Life is like a button, you’re lost and then you’re found.
Life is like a fact, it’s said to be true what we’re told.
Life is like an accident, unexpected things unfold.
Life is like a cliff, ready to crumble and fall.
Life is like a bible, it’s not something most pay any attention to at all.
Life is like a race, for some it’s over faster.
Life is like a recipe, one that sometimes leads to disaster.
Life is like a dodgem car, you can’t always avoid it.
Life is like the opera, it’s dramatic but some can’t abide it.
Life is like a plate, sturdy yet fragile when it falls
Life is like a roof, it’s nothing without walls

A Ritual

Her choir practice took place in the Methodist Church on Thursday night, a gentle five minute drive from her home into the village centre.

Every week, as she travelled in, she listened to a tape her husband had made. Years ago he had carefully hung a microphone over the piano at home and recorded some scales for her.

As she drove in she sang, starting low so as not to over-stretch her vocal chords, and as she sang she left behind her tiredness that had, by that time of the week, begun to weigh her down.

She sang through the wintry evenings of rain and fog and in the summer she sang with the windows wound right down but whenever she sang it wasn’t only her voice that went up it was her spirits too.

I wish

I wish you were here with me
I wish I hadn’t said what I said
I wish you would reply to my messages
All my messages that remain unread
I wish I could turn back time
I wish you were still mine

Words

Sunrise. Summer. Slumber. Breathe. Seaweed. Damp. Sparkly. Sizzling. Calm. Ripples. Wonder. Sherry. Salt Marsh. Running. Eggs. Candlelight. Wine. Rain. Rugby. Thunderstorms. Glow. Shadows. Warmth. Anguish. Drunk. Confusion. Downstairs. Bright. Sensation. Reading. Running. Detox. Downton. Skyline. Blossom. Bulerías. Processions. Laughs. Nut roast. Cauliflower. Sprouts. Simplicity. Market. Flamenco. Flamingo. Pizza. Silence. Landscape. Music. Clear. Sierra. Horizon. Sofa. Running. Coffee. Brandy. Organic. Light. Memory. Fullness. Wind. Curry. Connections. Sunny. Unravelled. Cumin. Showers. Fish. Sea. Streets. Countryside. Golden. Blue. Visions. Ideas. Prose. Ginger. Blazing. Sunset.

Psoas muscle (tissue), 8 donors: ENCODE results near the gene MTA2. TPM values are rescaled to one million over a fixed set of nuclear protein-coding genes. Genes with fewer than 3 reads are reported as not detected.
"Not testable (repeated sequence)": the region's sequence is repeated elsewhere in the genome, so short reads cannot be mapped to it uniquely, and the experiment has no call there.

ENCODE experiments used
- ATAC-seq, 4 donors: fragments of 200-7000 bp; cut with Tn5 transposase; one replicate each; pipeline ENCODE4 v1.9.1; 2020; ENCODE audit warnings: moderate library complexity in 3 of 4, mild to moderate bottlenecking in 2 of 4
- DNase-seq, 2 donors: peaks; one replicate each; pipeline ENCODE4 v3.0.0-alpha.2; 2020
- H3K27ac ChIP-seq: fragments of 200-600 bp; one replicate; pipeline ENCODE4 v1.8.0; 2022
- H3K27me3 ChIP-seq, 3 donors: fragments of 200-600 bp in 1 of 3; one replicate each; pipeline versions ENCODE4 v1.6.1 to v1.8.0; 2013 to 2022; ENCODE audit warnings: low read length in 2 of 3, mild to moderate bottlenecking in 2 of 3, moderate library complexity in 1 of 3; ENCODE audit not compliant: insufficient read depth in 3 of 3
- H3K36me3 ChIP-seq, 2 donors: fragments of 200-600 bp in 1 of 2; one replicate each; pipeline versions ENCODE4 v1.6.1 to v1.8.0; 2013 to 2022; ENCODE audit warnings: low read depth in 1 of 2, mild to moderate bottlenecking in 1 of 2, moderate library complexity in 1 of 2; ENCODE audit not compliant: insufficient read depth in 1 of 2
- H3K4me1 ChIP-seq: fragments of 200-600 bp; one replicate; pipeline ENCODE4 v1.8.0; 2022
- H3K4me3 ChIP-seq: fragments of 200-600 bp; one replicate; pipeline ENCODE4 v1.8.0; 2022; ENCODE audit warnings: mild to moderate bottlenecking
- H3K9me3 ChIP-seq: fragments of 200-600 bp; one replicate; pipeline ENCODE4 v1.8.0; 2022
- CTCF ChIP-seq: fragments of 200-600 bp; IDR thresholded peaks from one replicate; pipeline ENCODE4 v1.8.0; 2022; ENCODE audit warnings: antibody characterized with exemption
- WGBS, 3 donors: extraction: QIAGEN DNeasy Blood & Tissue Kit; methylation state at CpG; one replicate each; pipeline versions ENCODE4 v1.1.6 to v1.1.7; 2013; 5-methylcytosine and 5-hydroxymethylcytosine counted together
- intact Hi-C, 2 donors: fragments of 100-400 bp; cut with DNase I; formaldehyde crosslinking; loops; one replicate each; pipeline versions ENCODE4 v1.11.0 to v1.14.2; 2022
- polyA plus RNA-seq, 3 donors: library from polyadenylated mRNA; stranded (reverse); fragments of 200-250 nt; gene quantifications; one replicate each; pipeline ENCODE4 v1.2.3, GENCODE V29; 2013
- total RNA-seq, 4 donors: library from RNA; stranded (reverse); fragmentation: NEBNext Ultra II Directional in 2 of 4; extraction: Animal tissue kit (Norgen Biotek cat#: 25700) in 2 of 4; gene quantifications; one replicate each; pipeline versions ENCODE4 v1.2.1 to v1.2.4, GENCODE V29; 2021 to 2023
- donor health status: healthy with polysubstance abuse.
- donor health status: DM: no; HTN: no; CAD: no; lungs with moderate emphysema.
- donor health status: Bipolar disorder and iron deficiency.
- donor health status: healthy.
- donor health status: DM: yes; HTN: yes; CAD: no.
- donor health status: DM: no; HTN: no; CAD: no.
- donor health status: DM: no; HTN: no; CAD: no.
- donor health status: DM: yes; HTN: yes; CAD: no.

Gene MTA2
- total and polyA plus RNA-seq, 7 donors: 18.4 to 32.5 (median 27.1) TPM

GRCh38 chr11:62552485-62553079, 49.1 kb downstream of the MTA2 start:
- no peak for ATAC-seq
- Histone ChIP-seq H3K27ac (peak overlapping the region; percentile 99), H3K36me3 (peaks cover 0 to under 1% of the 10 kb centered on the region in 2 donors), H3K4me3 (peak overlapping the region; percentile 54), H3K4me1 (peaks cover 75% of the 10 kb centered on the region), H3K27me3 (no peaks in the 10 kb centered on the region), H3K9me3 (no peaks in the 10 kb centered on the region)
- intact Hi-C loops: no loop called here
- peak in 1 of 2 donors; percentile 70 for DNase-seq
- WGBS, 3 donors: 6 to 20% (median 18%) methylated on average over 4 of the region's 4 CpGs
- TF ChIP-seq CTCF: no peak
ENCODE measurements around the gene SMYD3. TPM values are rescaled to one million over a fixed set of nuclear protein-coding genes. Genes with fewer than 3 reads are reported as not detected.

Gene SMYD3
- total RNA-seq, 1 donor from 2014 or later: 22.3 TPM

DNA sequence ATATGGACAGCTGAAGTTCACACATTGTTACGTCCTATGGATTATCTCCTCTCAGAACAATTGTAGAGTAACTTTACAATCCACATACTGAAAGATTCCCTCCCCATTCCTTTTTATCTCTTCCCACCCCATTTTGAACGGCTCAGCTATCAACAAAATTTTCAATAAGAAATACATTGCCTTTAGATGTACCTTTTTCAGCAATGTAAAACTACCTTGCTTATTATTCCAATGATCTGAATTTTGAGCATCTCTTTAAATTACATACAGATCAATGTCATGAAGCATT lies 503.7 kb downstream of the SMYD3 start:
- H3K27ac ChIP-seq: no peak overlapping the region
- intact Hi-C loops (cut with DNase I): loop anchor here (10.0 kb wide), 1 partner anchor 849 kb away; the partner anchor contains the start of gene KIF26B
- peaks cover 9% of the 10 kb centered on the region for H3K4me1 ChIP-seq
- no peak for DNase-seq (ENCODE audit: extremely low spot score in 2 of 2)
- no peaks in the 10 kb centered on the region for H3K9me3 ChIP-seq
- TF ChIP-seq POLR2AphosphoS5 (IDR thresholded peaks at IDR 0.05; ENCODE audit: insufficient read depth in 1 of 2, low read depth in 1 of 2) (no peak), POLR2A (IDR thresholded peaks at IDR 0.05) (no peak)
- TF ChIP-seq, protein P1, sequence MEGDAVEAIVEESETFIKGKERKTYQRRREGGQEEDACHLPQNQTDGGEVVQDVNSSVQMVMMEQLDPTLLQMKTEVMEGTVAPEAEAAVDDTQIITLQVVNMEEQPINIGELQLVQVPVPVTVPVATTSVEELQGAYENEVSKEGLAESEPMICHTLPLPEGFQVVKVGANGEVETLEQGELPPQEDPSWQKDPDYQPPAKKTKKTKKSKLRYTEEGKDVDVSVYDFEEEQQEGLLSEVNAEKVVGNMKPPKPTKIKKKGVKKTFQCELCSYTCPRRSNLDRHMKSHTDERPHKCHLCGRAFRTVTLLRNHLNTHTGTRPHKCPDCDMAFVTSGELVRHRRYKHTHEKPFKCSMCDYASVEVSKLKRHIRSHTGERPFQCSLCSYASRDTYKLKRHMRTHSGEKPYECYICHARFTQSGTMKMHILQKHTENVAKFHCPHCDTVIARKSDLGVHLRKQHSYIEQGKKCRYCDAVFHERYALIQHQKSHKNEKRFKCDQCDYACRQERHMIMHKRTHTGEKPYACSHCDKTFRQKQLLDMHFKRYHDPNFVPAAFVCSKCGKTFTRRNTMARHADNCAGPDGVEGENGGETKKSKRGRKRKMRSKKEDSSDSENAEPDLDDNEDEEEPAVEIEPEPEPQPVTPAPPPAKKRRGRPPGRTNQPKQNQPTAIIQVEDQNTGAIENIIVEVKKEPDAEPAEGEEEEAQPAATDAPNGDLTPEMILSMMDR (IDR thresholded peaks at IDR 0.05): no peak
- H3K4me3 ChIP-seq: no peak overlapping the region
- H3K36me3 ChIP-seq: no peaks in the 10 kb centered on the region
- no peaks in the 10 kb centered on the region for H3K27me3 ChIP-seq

A Walk in the Woods

One day, Tom, a university student was walking alone in the woods eating a slice of watermelon when suddenly a bear ran out in front of him. Tom froze, the bear looked at him. Without thinking Tom threw the watermelon as far as he could to distract the bear but it only got angry so he ran like the wind. Tom was chased through the woods and he lost a shoe but he soon got to a road where luckily a garbage truck was passing and it stopped and picked him up. The bear growled and ran back into the woods.

‘What a relief! I hadn’t expected drama like that!’ Tom said to the driver as they drove away.
‘Bear that in mind the next time you go for a walk in these woods.’ the driver replied.

Stories Everywhere

You know what happened in your life today, what thoughts you had, what people you saw and so on. Simple things like these are often all you need to begin a story.

The Cushions